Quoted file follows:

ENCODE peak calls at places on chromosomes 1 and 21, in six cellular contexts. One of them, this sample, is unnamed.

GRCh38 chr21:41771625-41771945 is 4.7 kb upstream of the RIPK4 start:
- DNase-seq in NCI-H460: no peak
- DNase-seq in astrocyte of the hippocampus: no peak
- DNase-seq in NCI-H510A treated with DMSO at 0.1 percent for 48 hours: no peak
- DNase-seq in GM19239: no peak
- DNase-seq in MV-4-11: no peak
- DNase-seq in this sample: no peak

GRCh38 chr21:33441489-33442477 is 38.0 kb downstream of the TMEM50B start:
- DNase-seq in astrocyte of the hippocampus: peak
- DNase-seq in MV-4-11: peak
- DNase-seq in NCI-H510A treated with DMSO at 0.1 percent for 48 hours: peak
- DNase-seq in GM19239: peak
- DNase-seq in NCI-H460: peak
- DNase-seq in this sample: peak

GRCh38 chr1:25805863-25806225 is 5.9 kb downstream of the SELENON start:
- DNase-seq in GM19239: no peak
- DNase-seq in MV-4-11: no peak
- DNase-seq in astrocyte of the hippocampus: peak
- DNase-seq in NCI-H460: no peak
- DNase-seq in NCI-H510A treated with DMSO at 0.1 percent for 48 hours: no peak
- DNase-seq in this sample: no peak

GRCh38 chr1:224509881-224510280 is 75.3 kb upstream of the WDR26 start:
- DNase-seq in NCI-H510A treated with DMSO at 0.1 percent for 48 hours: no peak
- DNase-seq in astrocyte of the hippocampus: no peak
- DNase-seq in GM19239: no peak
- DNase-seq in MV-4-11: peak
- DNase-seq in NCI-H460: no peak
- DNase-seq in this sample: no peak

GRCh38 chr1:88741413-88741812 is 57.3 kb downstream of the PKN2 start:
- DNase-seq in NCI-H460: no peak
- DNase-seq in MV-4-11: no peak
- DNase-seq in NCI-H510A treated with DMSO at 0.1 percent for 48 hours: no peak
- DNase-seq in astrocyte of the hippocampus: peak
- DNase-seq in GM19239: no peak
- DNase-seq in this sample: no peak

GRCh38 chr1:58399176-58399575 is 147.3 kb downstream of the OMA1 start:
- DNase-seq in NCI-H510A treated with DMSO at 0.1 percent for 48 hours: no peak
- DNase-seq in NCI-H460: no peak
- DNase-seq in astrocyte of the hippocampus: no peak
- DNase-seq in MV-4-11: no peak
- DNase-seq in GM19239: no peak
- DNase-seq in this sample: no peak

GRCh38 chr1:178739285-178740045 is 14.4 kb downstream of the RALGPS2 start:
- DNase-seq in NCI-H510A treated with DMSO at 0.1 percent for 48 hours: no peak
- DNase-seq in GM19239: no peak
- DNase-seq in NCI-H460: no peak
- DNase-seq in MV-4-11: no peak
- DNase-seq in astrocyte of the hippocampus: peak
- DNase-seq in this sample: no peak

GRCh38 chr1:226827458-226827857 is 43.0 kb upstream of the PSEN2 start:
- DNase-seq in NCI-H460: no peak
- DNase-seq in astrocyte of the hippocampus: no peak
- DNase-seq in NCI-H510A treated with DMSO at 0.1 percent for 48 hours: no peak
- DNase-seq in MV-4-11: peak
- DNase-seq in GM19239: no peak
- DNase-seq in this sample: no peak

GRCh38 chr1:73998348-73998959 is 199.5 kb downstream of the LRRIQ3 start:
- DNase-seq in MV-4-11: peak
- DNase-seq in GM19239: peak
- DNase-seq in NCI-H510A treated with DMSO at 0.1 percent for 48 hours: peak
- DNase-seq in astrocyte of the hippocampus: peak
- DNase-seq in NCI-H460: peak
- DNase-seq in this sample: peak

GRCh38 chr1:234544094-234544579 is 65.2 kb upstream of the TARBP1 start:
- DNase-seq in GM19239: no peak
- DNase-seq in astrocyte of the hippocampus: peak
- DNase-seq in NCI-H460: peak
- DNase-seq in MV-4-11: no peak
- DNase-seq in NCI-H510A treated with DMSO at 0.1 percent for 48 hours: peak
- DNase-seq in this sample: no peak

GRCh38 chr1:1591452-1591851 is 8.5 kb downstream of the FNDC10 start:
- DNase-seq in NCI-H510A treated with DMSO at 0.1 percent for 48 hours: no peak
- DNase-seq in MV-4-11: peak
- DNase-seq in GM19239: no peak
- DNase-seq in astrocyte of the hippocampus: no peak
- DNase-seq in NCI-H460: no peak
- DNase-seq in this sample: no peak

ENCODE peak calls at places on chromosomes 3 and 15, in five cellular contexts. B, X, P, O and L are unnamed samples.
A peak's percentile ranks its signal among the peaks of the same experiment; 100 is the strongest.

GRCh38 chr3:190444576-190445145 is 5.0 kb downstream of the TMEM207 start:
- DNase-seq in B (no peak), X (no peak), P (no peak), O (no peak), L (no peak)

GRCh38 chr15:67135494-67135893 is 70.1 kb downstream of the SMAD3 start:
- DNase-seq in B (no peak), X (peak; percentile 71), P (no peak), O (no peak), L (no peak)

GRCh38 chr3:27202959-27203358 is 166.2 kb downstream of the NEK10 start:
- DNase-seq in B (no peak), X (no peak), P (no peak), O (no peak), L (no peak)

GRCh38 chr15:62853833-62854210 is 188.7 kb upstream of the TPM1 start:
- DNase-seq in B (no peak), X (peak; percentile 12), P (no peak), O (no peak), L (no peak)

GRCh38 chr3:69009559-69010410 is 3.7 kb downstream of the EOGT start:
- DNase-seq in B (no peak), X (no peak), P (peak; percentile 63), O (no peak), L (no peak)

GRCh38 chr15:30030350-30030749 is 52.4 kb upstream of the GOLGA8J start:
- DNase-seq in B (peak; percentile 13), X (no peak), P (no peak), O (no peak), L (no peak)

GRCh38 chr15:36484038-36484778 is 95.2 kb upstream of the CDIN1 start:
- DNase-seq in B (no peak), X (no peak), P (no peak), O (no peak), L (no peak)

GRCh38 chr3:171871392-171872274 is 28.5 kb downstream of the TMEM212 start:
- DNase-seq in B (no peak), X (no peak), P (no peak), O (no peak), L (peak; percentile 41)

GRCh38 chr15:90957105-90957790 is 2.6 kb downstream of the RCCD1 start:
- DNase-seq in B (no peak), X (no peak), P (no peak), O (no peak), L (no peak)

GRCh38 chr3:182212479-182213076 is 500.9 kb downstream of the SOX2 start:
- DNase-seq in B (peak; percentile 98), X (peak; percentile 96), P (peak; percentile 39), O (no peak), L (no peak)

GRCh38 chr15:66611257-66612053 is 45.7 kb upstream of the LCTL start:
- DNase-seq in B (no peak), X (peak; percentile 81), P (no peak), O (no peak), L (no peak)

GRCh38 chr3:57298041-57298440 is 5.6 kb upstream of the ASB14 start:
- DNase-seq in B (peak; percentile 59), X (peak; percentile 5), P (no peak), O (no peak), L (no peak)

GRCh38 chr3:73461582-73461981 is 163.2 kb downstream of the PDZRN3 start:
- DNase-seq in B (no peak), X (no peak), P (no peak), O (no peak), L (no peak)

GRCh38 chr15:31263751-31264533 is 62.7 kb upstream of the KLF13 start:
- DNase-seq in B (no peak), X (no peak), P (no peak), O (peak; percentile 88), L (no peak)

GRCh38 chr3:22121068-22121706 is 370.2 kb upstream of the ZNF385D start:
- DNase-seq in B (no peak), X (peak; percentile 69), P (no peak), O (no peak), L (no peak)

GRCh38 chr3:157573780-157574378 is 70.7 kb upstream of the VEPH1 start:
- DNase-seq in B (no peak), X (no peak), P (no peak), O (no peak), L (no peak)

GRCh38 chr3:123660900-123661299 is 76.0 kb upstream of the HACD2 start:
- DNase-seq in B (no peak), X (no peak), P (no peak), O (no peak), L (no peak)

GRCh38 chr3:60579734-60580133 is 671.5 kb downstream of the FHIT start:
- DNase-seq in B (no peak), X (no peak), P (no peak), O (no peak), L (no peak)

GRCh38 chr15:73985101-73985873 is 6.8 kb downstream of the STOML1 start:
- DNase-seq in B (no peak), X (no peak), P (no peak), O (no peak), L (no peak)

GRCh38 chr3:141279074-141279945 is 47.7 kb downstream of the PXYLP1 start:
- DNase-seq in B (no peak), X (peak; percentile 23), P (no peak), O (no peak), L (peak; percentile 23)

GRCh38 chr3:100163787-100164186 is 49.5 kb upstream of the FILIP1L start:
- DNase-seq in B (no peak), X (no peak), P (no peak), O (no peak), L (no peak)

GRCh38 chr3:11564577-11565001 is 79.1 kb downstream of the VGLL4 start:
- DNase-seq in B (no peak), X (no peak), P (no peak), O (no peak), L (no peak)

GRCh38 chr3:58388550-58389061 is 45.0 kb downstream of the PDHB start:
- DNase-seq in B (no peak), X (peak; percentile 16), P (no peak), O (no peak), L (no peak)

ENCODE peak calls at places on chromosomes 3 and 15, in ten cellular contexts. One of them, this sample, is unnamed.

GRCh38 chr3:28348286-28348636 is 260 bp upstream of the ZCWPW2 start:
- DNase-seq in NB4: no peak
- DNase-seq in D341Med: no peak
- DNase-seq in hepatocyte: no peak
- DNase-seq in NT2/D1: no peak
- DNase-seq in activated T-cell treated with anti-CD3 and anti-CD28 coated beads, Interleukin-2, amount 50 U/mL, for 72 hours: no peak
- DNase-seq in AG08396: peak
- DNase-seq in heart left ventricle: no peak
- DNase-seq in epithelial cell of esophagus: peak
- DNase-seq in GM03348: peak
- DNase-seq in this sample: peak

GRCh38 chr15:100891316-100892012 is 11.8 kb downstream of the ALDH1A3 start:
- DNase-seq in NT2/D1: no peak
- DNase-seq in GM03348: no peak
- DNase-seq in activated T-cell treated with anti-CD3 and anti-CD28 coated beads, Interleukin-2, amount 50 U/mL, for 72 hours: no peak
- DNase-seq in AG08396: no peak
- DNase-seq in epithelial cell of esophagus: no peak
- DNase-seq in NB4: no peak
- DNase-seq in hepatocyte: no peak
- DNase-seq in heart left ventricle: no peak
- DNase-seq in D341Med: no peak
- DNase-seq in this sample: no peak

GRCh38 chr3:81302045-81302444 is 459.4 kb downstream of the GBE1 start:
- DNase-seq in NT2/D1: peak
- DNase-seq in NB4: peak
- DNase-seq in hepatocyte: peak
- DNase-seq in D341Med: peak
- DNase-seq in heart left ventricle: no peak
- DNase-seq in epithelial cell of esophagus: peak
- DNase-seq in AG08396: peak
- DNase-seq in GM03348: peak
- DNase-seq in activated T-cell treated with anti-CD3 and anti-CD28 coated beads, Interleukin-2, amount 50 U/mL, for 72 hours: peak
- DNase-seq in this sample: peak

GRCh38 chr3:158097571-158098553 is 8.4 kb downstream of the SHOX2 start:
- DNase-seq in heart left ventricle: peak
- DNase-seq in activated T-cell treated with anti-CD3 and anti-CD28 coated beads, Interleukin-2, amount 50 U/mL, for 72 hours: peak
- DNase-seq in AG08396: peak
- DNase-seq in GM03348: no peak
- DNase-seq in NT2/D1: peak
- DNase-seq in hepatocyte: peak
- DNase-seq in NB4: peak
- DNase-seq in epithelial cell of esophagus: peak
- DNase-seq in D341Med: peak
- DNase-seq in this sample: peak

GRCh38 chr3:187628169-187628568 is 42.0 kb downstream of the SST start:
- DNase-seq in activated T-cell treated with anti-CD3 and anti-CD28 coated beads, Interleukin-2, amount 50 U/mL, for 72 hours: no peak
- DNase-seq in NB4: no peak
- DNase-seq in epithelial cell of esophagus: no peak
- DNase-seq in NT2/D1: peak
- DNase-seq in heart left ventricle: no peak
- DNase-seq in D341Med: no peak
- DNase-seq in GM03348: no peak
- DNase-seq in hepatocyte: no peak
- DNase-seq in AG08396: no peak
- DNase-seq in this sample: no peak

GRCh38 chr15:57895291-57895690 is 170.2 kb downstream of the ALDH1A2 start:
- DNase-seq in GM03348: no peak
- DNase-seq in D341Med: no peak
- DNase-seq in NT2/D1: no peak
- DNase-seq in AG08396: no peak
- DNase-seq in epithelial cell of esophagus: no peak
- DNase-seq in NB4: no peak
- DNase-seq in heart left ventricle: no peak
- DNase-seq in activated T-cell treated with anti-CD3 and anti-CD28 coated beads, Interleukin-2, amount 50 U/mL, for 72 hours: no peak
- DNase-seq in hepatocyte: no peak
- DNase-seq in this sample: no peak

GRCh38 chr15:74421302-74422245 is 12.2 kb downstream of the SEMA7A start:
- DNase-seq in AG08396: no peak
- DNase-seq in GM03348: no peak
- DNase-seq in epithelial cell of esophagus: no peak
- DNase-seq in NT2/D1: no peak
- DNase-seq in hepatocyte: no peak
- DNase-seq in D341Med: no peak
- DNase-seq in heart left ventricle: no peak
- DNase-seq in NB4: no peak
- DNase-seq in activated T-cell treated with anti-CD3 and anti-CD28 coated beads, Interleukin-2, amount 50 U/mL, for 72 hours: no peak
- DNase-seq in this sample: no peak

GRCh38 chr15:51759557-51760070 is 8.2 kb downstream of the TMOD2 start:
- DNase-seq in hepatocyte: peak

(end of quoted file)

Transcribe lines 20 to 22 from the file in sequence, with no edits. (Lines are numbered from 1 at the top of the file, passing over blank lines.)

- DNase-seq in NCI-H460: no peak
- DNase-seq in NCI-H510A treated with DMSO at 0.1 percent for 48 hours: no peak
- DNase-seq in this sample: no peak